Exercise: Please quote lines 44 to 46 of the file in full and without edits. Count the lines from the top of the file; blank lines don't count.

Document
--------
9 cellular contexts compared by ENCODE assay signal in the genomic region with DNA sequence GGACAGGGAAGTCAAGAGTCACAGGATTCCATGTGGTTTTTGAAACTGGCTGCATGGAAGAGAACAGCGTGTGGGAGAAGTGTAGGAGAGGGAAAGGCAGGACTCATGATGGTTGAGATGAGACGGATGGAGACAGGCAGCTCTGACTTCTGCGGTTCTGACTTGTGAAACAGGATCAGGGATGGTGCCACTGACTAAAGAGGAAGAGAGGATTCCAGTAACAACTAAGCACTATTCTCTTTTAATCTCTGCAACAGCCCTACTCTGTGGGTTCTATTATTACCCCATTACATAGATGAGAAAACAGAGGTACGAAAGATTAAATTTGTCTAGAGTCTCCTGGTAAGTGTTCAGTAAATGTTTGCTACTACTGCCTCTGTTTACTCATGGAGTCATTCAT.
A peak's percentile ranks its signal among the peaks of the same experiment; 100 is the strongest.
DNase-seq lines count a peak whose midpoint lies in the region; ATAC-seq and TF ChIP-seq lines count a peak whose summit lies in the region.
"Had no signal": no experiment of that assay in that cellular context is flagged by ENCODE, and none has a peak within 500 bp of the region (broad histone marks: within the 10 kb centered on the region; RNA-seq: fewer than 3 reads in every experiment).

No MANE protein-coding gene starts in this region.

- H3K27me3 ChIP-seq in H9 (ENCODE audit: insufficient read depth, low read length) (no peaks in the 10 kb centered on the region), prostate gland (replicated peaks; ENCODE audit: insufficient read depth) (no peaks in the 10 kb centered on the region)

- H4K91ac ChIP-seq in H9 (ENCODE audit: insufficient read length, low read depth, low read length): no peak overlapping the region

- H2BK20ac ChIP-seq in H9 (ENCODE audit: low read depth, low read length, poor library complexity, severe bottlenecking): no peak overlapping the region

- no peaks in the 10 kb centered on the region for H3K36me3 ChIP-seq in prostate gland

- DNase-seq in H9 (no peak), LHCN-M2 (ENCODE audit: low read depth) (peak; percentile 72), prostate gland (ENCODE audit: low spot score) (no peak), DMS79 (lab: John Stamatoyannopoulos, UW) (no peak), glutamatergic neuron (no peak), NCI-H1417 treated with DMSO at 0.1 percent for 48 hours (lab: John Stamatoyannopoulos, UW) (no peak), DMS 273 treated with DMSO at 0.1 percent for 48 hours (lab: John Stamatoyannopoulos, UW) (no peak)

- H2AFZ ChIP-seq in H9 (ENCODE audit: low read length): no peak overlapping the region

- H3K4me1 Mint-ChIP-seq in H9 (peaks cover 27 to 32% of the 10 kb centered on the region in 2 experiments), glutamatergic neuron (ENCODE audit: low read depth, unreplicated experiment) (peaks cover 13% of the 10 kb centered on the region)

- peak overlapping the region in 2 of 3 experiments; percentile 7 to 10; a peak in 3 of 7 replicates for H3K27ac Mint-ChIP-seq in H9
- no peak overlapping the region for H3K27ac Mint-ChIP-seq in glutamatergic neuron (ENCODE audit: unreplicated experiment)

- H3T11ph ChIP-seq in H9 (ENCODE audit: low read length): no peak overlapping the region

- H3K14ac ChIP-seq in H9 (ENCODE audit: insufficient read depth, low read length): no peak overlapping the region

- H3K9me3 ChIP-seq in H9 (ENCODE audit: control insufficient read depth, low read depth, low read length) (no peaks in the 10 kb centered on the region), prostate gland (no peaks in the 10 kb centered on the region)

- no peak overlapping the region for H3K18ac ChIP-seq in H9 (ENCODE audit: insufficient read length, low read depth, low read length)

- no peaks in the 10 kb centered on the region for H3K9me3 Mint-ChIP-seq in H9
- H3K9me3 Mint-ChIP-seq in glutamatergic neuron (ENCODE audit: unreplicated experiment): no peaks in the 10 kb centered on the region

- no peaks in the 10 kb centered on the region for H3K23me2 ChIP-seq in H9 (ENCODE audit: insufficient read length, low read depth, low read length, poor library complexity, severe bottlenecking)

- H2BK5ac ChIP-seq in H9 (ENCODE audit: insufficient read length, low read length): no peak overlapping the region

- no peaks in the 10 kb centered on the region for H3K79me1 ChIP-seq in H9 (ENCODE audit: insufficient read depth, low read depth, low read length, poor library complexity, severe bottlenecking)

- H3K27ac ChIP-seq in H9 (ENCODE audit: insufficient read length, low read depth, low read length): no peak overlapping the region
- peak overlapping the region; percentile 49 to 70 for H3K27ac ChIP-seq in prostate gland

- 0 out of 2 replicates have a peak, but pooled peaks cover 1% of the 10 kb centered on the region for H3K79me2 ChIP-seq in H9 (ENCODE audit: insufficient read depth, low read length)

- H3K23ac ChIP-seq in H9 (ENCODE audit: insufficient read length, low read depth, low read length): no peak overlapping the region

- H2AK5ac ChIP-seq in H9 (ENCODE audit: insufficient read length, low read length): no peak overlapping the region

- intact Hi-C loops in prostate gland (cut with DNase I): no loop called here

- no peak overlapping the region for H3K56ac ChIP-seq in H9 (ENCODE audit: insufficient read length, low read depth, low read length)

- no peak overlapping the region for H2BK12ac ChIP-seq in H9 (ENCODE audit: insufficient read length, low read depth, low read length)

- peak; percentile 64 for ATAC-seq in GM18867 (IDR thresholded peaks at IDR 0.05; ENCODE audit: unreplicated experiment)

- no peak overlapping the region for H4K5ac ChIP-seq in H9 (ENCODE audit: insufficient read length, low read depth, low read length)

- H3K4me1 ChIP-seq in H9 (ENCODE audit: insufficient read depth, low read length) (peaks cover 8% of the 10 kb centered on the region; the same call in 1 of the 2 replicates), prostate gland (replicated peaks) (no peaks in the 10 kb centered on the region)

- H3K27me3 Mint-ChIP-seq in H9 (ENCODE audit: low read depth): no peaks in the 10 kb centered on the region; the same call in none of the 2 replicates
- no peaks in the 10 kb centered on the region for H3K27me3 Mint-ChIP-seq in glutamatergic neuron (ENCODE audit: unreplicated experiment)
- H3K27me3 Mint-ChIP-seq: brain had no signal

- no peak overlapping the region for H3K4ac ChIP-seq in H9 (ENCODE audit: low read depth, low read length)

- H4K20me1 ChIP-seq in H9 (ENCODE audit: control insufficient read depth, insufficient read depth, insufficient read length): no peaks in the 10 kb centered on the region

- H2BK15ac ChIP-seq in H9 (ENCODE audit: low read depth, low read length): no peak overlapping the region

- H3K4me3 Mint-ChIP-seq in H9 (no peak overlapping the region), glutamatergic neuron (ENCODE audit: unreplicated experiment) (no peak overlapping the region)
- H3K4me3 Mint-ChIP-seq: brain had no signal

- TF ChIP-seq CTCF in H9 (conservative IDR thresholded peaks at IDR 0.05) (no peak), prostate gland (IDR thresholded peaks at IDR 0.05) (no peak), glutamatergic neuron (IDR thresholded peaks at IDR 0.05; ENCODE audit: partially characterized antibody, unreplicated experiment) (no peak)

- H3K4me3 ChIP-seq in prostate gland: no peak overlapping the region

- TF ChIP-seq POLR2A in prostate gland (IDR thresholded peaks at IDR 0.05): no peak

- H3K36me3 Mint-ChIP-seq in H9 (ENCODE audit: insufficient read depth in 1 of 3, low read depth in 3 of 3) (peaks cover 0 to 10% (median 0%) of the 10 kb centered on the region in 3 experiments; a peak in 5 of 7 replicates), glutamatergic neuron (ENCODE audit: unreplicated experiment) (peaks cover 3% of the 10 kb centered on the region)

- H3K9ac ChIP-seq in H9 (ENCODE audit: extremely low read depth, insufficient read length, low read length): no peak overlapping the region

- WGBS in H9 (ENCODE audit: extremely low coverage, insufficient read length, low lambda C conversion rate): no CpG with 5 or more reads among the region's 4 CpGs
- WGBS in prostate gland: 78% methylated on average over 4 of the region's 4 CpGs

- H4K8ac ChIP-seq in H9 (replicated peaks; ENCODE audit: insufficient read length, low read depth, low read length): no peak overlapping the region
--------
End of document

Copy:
- H3K4me3 ChIP-seq in prostate gland: no peak overlapping the region

- TF ChIP-seq POLR2A in prostate gland (IDR thresholded peaks at IDR 0.05): no peak

- H3K36me3 Mint-ChIP-seq in H9 (ENCODE audit: insufficient read depth in 1 of 3, low read depth in 3 of 3) (peaks cover 0 to 10% (median 0%) of the 10 kb centered on the region in 3 experiments; a peak in 5 of 7 replicates), glutamatergic neuron (ENCODE audit: unreplicated experiment) (peaks cover 3% of the 10 kb centered on the region)